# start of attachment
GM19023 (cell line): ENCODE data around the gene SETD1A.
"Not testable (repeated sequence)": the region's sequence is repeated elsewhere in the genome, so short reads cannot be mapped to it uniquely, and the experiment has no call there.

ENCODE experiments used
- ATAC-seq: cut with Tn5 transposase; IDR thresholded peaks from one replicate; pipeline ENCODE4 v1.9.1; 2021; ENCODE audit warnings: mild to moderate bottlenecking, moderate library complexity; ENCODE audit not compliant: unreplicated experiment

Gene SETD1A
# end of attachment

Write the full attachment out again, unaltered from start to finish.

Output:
GM19023 (cell line): ENCODE data around the gene SETD1A.
"Not testable (repeated sequence)": the region's sequence is repeated elsewhere in the genome, so short reads cannot be mapped to it uniquely, and the experiment has no call there.

ENCODE experiments used
- ATAC-seq: cut with Tn5 transposase; IDR thresholded peaks from one replicate; pipeline ENCODE4 v1.9.1; 2021; ENCODE audit warnings: mild to moderate bottlenecking, moderate library complexity; ENCODE audit not compliant: unreplicated experiment

Gene SETD1A